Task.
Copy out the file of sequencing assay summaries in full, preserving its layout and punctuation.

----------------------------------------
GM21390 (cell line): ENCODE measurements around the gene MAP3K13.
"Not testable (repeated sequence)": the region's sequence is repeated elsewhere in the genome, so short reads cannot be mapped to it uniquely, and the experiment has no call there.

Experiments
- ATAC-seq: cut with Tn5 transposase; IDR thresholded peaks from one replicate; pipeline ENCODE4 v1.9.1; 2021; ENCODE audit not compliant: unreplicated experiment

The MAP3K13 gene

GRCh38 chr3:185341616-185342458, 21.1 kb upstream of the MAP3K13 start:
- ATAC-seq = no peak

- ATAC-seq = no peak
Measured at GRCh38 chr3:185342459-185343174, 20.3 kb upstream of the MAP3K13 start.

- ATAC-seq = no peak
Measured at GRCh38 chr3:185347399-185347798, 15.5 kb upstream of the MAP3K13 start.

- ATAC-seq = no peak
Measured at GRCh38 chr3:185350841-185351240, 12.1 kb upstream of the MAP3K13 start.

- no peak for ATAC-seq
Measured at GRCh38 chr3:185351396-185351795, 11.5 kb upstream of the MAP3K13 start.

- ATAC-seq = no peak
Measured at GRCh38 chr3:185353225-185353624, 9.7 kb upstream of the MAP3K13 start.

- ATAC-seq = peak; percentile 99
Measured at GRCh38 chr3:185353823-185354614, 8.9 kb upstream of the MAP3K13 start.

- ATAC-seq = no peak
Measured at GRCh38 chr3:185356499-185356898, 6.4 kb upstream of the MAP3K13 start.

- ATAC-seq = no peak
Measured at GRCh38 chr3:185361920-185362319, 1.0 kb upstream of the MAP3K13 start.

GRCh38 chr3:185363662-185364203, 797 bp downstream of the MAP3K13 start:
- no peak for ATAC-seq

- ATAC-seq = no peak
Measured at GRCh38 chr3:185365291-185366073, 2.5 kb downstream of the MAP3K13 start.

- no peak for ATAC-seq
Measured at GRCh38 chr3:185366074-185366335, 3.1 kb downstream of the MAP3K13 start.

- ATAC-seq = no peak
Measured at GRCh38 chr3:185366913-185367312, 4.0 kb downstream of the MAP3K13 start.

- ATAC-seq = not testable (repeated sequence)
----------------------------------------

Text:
GM21390 (cell line): ENCODE measurements around the gene MAP3K13.
"Not testable (repeated sequence)": the region's sequence is repeated elsewhere in the genome, so short reads cannot be mapped to it uniquely, and the experiment has no call there.

Experiments
- ATAC-seq: cut with Tn5 transposase; IDR thresholded peaks from one replicate; pipeline ENCODE4 v1.9.1; 2021; ENCODE audit not compliant: unreplicated experiment

The MAP3K13 gene

GRCh38 chr3:185341616-185342458, 21.1 kb upstream of the MAP3K13 start:
- ATAC-seq = no peak

- ATAC-seq = no peak
Measured at GRCh38 chr3:185342459-185343174, 20.3 kb upstream of the MAP3K13 start.

- ATAC-seq = no peak
Measured at GRCh38 chr3:185347399-185347798, 15.5 kb upstream of the MAP3K13 start.

- ATAC-seq = no peak
Measured at GRCh38 chr3:185350841-185351240, 12.1 kb upstream of the MAP3K13 start.

- no peak for ATAC-seq
Measured at GRCh38 chr3:185351396-185351795, 11.5 kb upstream of the MAP3K13 start.

- ATAC-seq = no peak
Measured at GRCh38 chr3:185353225-185353624, 9.7 kb upstream of the MAP3K13 start.

- ATAC-seq = peak; percentile 99
Measured at GRCh38 chr3:185353823-185354614, 8.9 kb upstream of the MAP3K13 start.

- ATAC-seq = no peak
Measured at GRCh38 chr3:185356499-185356898, 6.4 kb upstream of the MAP3K13 start.

- ATAC-seq = no peak
Measured at GRCh38 chr3:185361920-185362319, 1.0 kb upstream of the MAP3K13 start.

GRCh38 chr3:185363662-185364203, 797 bp downstream of the MAP3K13 start:
- no peak for ATAC-seq

- ATAC-seq = no peak
Measured at GRCh38 chr3:185365291-185366073, 2.5 kb downstream of the MAP3K13 start.

- no peak for ATAC-seq
Measured at GRCh38 chr3:185366074-185366335, 3.1 kb downstream of the MAP3K13 start.

- ATAC-seq = no peak
Measured at GRCh38 chr3:185366913-185367312, 4.0 kb downstream of the MAP3K13 start.

- ATAC-seq = not testable (repeated sequence)